Cruisers Forum

Join CruisersForum Today

Thread Tools Rate Thread Display Modes
Old 21-02-2006, 23:40   #1
Registered User

Join Date: Nov 2003
Location: Morro Bay, California on the Central Coast
Posts: 24
Mattress Material in the V-Berth

Hi, my name is Shar, I'm new to the forum. We are in the process of refitting our 33' Yorktown and the v berth is next on the list of to do projects. I'm wondering what you are using for mattress material and how you like it and why? Thanks, Shar

Peter and Shar
pjfsail is offline   Reply With Quote
Old 22-02-2006, 00:48   #2
Registered User
CaptainK's Avatar

Join Date: Sep 2005
Location: Phoenix, Arizona... USA
Posts: 2,386
Images: 7
Welcome aboard Shar.

Wow!! So you're from Morro Bay. Alrighty then.

I used to hang out ALOT around Morro Bay. I am originally from California. But now, I live in Phoenix Arizona.

Here's a thread from the past. Talking about mattress's. You didn't say anything about the slip covers, that go over the mattress itself?

But somebody might answer that part for you. I'll just provide you this link. I hope this'll aim you in a direction you're looking for?

And once again welcome aboard Shar.


"Those who desire to give up Freedom in order to gain security, will not have, nor do they deserve, either one." - Benjamin Franklin
CaptainK is offline   Reply With Quote
Old 27-04-2006, 18:38   #3

Join Date: Mar 2004
Posts: 1,167
Mattress material

Sleeping on too soft and too thick(4 inch) material gave me back problems. When I slept on the floor the pain went away. When I went back on the foam it hurt again. I replaced the V berth material with 1 inch backpackers foam over thick carpet. No more problem. For settee berths I had very heavy, black neoprene , probably very expensive 3 inch foam. It gave me back problems whenever I was at sea and couldn't use the V berth. When I got to port it only took one night in the V berth for the pain to subside completely and never bother me again until I slept on the foam again. I got rid of the foam and replaced it with 1 inch dense carpet liner foam and thich carpet. No more problems.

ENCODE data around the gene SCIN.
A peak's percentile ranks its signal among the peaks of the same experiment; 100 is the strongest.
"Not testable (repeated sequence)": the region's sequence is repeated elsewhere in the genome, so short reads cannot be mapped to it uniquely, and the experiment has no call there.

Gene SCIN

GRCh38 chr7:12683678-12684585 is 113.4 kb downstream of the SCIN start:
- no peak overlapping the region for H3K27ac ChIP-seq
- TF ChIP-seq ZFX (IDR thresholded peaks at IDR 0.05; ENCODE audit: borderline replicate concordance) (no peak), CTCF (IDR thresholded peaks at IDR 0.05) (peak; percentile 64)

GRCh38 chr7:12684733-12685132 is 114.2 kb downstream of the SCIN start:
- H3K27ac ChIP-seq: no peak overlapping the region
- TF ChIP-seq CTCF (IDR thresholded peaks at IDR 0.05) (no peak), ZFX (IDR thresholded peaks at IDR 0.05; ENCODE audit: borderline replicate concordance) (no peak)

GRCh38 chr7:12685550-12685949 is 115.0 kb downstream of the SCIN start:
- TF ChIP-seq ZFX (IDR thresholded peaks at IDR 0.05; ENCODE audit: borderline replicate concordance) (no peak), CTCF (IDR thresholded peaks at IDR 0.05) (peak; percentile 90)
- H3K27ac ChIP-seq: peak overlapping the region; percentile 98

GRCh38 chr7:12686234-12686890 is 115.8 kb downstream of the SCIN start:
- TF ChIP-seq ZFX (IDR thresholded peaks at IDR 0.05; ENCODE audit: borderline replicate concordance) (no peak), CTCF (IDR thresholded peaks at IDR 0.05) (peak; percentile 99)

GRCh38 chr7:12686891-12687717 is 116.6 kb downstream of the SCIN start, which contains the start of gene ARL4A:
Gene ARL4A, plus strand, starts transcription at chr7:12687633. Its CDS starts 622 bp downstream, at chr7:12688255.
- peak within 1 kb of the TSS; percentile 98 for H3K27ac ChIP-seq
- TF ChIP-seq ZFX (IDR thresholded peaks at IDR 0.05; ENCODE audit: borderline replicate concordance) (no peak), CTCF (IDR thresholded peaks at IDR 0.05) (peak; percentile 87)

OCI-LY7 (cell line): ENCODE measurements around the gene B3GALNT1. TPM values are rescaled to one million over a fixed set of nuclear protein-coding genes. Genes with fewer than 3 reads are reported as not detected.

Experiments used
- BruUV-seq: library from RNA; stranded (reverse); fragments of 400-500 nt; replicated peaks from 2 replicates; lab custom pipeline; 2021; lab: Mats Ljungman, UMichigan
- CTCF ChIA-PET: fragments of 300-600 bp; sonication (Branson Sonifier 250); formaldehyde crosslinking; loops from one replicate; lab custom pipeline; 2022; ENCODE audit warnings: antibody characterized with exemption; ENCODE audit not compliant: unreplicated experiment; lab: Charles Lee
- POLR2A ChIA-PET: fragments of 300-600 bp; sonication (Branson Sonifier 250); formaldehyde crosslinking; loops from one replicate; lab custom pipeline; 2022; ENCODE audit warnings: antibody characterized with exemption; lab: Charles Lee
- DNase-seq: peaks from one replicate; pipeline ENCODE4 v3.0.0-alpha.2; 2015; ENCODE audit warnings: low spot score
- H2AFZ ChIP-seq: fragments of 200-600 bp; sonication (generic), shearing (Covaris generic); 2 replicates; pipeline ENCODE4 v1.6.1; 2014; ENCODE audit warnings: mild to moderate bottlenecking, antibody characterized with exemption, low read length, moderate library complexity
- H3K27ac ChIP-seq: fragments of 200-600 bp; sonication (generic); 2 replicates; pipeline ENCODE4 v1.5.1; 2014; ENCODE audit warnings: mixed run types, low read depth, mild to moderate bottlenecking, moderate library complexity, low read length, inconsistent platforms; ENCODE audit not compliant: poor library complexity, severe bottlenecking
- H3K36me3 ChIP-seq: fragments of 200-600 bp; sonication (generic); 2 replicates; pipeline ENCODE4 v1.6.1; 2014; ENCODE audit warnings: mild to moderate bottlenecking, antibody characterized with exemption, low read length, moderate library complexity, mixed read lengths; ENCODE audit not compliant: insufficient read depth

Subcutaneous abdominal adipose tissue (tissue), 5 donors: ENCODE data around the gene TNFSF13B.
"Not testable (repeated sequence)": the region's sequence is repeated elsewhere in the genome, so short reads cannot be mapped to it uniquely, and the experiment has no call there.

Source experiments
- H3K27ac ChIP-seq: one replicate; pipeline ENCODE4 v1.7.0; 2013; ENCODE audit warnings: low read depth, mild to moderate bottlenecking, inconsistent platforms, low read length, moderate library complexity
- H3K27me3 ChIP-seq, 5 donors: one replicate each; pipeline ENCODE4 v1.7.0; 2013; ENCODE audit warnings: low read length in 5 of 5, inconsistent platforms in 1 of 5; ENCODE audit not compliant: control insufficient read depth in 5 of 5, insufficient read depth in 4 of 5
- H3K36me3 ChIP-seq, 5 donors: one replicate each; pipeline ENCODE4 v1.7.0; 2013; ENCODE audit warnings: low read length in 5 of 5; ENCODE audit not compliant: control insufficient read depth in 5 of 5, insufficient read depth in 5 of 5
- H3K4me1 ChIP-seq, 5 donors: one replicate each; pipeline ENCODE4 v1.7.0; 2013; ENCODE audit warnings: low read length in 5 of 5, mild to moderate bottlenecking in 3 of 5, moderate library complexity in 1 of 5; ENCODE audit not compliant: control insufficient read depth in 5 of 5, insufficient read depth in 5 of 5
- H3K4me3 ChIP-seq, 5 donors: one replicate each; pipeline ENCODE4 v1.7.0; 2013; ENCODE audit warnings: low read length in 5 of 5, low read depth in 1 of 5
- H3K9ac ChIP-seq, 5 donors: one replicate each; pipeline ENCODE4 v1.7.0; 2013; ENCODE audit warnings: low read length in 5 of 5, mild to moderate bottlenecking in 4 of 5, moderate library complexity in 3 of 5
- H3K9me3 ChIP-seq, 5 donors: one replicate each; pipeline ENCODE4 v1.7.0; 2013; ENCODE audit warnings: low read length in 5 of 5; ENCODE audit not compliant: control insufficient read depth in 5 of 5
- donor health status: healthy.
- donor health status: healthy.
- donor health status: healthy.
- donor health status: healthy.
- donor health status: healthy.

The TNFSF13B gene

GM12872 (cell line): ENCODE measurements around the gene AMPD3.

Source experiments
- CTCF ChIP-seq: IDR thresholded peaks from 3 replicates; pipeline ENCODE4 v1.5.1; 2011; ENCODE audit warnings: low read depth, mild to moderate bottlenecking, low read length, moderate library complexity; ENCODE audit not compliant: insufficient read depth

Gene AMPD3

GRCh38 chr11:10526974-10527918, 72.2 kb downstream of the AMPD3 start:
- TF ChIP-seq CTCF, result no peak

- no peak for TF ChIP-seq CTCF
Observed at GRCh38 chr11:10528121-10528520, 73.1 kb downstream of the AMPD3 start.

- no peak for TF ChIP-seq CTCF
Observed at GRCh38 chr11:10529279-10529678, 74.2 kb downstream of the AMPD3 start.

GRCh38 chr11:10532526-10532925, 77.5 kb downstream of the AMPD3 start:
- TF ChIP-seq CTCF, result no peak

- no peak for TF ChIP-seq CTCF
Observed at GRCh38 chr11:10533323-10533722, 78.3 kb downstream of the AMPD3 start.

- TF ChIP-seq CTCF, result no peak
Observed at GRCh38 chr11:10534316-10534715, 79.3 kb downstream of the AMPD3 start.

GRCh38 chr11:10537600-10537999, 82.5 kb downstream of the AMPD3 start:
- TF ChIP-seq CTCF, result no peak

What was I doing using berth cushions that didn't match my back?
Brent Swain is offline   Reply With Quote
Old 28-04-2006, 08:36   #4
Registered User
sundari's Avatar

Join Date: Jan 2006
Posts: 13
The best material we have found is a Natural Latex mattress. You can get them in a professional installation in different thicknesses 4” 6” and I think 8”. We have had so many boats and I have a bad back also that we found that you can get the same mattress at your local mattress store in different sizes also. We buy the basic mattress and just cut them to size with an electric knife to fit any shape or size. I recommend adding a small cotton cover with a 1” to 2” pad. Natural Latex will not mold and gives good support. It does not seem to brake down either.
I'm the sailor behind Kai Nui's bucket.
sundari is offline   Reply With Quote
Old 28-04-2006, 12:26   #5
Senior Cruiser
Talbot's Avatar

Cruisers Forum Supporter

Join Date: Jun 2004
Location: Brighton, UK
Boat: Privilege 37
Posts: 3,578
Images: 32
Without a doubt, the best results are achieved by a mix of materials. My personal preference is 3" of high density foam (heavy and provides a good solid base) with 3" of "memory" foam on top (e.g. tempura - which was developed for the space industry) The cover needs a base material that prevents any condensation getting to the foam, and sufficient vents in the side to allow the foam to breath as it heats/cools.
"Be wary of strong drink. It can make you shoot at tax collectors - and miss."
Robert A Heinlein
Talbot is offline   Reply With Quote
Old 28-04-2006, 14:54   #6
Registered User
Jentine's Avatar

Join Date: May 2004
Location: Cruising on the hook
Boat: Beneteau 393, "Blackthorn"
Posts: 743
Images: 5
Inner spring

mattresses are for me. I like custom made innersprings for my sleeping pleasure. All else makes sailing like camping.

We are what we repeatedly do.
Excellence, therefore, is not an act but a habit."
Jentine is offline   Reply With Quote